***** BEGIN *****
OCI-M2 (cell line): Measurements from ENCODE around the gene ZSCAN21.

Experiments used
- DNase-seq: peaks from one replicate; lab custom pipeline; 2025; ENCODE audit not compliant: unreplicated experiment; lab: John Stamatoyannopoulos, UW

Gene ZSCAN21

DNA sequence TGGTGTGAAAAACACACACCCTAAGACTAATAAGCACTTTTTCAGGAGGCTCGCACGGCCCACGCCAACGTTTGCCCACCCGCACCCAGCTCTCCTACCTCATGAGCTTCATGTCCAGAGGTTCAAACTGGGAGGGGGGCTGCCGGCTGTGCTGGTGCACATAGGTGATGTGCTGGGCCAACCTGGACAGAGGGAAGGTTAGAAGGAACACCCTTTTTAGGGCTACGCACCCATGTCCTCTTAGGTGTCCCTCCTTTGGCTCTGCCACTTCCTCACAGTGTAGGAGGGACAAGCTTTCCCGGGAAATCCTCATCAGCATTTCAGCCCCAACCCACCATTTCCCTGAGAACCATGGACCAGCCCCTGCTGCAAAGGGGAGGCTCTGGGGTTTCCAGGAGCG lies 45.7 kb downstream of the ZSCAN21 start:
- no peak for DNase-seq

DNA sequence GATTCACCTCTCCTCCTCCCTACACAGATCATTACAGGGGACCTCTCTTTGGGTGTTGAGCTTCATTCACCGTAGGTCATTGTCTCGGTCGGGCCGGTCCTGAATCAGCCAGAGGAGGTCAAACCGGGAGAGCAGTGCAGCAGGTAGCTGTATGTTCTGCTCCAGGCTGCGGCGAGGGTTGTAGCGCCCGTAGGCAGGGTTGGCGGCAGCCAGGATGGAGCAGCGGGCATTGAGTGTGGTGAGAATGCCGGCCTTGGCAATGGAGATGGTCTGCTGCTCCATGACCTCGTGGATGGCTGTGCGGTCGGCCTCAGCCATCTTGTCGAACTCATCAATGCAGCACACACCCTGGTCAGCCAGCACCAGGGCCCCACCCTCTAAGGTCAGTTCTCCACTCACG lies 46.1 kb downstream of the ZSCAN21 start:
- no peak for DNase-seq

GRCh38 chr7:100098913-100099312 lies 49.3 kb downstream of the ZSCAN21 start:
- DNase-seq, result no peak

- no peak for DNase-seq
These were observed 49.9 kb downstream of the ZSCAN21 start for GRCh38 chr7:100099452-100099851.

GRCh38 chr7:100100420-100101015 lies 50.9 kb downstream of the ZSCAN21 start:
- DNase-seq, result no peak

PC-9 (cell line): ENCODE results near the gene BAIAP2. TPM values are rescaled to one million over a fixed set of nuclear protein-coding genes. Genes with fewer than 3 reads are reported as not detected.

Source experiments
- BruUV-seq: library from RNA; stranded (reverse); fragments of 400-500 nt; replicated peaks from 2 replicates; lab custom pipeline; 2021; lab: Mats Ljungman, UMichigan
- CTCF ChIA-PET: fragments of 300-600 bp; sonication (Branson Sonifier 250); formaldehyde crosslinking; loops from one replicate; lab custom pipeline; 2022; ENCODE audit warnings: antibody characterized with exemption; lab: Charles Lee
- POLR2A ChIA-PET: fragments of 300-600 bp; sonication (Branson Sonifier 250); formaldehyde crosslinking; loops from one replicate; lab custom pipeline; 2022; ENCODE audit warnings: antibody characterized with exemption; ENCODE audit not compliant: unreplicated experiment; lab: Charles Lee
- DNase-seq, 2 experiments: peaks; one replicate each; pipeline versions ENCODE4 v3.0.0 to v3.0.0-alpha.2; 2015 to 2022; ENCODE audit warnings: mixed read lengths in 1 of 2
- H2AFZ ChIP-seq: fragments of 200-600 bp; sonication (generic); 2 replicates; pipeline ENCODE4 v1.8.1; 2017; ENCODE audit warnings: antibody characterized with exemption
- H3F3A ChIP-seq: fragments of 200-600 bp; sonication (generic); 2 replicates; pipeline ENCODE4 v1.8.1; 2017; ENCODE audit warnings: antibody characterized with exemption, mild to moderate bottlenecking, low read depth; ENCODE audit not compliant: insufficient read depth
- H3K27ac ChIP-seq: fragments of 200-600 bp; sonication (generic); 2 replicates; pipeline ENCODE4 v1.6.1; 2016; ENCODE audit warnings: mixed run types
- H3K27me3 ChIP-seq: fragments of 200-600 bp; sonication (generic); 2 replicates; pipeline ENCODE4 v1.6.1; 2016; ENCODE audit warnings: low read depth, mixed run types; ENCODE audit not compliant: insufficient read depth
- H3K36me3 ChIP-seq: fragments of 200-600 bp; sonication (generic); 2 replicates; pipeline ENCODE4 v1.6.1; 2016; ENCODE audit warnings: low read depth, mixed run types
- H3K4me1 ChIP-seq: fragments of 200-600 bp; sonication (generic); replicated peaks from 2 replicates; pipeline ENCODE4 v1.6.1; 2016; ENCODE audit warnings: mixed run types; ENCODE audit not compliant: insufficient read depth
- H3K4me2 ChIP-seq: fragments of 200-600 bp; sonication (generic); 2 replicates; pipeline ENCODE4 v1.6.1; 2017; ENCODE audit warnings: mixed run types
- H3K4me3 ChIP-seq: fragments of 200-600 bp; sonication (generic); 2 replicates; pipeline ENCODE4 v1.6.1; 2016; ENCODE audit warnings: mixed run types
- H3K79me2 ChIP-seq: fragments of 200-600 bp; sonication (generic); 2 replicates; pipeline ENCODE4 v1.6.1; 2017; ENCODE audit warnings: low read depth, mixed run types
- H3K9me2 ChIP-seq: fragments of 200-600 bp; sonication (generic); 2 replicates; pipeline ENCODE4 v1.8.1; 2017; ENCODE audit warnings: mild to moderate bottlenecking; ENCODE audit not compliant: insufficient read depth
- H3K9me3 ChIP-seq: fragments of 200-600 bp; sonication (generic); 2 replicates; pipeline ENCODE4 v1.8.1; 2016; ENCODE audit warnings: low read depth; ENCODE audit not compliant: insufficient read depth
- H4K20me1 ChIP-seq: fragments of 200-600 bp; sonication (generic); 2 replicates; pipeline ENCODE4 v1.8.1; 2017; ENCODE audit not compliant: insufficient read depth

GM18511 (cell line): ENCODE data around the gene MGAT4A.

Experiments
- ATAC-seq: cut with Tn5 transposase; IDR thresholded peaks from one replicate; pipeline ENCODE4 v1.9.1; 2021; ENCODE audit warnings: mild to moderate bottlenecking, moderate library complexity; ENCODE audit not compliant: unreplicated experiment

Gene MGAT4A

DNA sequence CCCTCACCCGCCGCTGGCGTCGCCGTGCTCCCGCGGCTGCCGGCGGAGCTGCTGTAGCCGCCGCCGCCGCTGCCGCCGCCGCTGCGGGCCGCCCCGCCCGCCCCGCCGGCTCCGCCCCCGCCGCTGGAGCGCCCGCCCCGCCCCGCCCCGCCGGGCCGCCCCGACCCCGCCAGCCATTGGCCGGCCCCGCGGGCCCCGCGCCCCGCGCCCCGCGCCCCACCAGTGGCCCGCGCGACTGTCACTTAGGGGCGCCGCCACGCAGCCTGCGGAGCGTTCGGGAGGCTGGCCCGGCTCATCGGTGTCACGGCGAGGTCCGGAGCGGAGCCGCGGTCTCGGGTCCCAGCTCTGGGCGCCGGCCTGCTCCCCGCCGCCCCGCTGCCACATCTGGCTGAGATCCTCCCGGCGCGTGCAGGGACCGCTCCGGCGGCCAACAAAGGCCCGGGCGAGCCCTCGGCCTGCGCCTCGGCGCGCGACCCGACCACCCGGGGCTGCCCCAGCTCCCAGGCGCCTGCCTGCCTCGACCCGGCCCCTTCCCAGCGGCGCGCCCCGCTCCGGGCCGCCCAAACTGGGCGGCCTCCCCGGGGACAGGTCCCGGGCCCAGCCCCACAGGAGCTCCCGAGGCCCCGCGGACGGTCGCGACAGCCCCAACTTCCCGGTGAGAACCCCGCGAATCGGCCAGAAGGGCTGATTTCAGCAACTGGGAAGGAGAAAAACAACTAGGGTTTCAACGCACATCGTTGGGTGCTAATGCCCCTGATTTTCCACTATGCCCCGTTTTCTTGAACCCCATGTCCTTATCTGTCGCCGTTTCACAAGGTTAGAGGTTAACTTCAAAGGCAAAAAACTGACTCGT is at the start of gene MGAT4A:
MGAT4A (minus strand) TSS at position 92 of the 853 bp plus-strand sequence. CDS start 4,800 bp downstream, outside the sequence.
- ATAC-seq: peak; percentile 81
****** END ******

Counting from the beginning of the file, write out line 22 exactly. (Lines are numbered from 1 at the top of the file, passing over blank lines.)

- H3F3A ChIP-seq: fragments of 200-600 bp; sonication (generic); 2 replicates; pipeline ENCODE4 v1.8.1; 2017; ENCODE audit warnings: antibody characterized with exemption, mild to moderate bottlenecking, low read depth; ENCODE audit not compliant: insufficient read depth